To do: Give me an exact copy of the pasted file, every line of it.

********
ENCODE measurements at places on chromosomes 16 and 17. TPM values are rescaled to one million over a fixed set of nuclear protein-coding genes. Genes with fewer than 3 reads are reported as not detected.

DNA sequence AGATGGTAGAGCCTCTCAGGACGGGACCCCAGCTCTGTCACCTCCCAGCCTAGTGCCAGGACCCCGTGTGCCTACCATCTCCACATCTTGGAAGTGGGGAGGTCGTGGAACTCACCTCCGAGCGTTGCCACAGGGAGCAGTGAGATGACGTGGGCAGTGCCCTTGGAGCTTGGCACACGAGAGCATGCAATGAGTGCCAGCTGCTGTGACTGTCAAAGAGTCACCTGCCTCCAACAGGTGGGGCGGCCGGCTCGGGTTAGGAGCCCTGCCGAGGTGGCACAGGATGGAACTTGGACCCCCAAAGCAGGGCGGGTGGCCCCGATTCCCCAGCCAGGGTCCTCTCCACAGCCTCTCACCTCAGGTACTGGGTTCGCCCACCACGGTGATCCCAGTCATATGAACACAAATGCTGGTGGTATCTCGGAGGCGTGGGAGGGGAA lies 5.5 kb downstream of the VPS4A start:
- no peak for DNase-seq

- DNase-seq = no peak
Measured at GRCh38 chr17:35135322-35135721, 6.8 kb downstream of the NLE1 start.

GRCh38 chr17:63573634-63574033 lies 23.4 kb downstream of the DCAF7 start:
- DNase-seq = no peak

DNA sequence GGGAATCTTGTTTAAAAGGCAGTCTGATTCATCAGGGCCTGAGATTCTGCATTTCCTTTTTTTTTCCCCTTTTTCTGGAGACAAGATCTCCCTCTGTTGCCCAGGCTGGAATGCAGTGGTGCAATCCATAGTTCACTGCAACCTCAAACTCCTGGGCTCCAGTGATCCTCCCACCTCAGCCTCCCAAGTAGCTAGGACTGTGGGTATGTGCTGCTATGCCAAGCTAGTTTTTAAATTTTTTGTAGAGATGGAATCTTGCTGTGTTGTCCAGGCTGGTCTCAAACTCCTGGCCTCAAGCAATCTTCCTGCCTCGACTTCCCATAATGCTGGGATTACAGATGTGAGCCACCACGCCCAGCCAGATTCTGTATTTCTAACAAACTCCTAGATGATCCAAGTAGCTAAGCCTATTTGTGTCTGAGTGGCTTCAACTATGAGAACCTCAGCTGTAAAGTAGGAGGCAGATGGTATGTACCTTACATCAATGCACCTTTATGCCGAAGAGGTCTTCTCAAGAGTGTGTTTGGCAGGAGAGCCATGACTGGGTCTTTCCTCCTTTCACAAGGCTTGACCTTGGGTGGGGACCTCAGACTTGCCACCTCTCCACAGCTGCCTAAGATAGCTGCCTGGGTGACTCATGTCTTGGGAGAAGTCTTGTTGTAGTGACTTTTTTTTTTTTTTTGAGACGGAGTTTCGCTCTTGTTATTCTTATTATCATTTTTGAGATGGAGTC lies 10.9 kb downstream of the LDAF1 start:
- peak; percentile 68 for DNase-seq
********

ENCODE measurements at places on chromosomes 16 and 17. TPM values are rescaled to one million over a fixed set of nuclear protein-coding genes. Genes with fewer than 3 reads are reported as not detected.

DNA sequence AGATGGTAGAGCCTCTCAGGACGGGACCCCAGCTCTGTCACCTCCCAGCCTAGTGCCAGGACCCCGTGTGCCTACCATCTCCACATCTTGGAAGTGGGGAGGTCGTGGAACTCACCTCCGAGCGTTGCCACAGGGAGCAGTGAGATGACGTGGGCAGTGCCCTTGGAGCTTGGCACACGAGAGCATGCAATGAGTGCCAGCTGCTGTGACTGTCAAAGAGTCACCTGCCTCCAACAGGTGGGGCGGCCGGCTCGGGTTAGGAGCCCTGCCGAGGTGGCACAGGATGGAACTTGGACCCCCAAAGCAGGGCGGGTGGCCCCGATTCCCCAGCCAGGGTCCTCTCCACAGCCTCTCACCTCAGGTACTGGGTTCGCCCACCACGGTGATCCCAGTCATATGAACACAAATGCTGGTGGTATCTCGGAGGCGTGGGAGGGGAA lies 5.5 kb downstream of the VPS4A start:
- no peak for DNase-seq

- DNase-seq = no peak
Measured at GRCh38 chr17:35135322-35135721, 6.8 kb downstream of the NLE1 start.

GRCh38 chr17:63573634-63574033 lies 23.4 kb downstream of the DCAF7 start:
- DNase-seq = no peak

DNA sequence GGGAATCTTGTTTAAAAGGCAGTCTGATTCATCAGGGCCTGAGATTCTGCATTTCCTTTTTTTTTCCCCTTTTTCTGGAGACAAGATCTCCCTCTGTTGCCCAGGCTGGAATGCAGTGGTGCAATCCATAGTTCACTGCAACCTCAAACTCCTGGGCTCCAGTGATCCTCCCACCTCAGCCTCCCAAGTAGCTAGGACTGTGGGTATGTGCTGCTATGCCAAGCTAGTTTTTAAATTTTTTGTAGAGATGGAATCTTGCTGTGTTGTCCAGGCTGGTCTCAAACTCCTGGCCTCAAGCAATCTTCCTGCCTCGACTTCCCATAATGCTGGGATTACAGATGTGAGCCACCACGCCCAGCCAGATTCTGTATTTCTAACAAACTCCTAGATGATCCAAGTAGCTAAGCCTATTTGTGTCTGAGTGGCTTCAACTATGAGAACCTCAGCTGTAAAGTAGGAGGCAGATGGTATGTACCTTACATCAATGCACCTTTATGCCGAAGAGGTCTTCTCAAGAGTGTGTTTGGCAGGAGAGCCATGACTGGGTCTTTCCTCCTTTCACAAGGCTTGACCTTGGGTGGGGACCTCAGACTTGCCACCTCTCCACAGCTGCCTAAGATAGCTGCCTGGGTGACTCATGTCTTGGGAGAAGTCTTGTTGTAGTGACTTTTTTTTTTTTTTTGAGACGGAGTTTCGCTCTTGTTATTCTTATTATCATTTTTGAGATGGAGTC lies 10.9 kb downstream of the LDAF1 start:
- peak; percentile 68 for DNase-seq